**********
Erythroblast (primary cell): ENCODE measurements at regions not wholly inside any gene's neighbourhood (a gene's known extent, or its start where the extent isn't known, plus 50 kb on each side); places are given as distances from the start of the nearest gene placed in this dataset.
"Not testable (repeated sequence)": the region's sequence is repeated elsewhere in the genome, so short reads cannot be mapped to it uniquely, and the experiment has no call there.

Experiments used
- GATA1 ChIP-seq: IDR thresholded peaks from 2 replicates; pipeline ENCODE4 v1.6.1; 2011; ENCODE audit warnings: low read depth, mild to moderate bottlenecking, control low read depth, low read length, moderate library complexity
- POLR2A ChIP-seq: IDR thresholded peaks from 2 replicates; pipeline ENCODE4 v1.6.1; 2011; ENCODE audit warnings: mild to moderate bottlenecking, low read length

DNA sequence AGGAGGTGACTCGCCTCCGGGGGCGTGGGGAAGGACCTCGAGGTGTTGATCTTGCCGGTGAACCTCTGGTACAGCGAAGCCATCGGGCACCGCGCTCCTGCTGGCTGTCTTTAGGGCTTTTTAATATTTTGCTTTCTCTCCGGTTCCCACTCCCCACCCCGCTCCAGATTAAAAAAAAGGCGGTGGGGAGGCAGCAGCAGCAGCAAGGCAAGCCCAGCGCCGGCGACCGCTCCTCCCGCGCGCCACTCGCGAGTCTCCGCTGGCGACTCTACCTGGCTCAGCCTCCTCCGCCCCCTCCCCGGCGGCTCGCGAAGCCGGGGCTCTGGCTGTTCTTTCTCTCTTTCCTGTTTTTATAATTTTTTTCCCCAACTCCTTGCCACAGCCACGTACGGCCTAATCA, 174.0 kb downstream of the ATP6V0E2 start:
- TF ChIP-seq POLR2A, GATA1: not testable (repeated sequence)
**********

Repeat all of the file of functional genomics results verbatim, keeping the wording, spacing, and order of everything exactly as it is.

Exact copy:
Erythroblast (primary cell): ENCODE measurements at regions not wholly inside any gene's neighbourhood (a gene's known extent, or its start where the extent isn't known, plus 50 kb on each side); places are given as distances from the start of the nearest gene placed in this dataset.
"Not testable (repeated sequence)": the region's sequence is repeated elsewhere in the genome, so short reads cannot be mapped to it uniquely, and the experiment has no call there.

Experiments used
- GATA1 ChIP-seq: IDR thresholded peaks from 2 replicates; pipeline ENCODE4 v1.6.1; 2011; ENCODE audit warnings: low read depth, mild to moderate bottlenecking, control low read depth, low read length, moderate library complexity
- POLR2A ChIP-seq: IDR thresholded peaks from 2 replicates; pipeline ENCODE4 v1.6.1; 2011; ENCODE audit warnings: mild to moderate bottlenecking, low read length

DNA sequence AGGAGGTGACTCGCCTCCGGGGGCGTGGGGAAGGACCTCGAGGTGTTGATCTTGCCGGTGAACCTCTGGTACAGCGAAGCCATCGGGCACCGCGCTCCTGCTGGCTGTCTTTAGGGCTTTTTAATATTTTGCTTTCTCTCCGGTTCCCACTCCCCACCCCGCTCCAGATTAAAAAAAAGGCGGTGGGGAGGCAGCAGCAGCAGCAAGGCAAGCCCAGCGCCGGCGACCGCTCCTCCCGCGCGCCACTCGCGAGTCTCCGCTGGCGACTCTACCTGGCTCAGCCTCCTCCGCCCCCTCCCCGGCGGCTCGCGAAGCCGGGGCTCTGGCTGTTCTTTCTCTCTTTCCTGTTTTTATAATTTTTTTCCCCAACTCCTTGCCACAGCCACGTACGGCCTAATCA, 174.0 kb downstream of the ATP6V0E2 start:
- TF ChIP-seq POLR2A, GATA1: not testable (repeated sequence)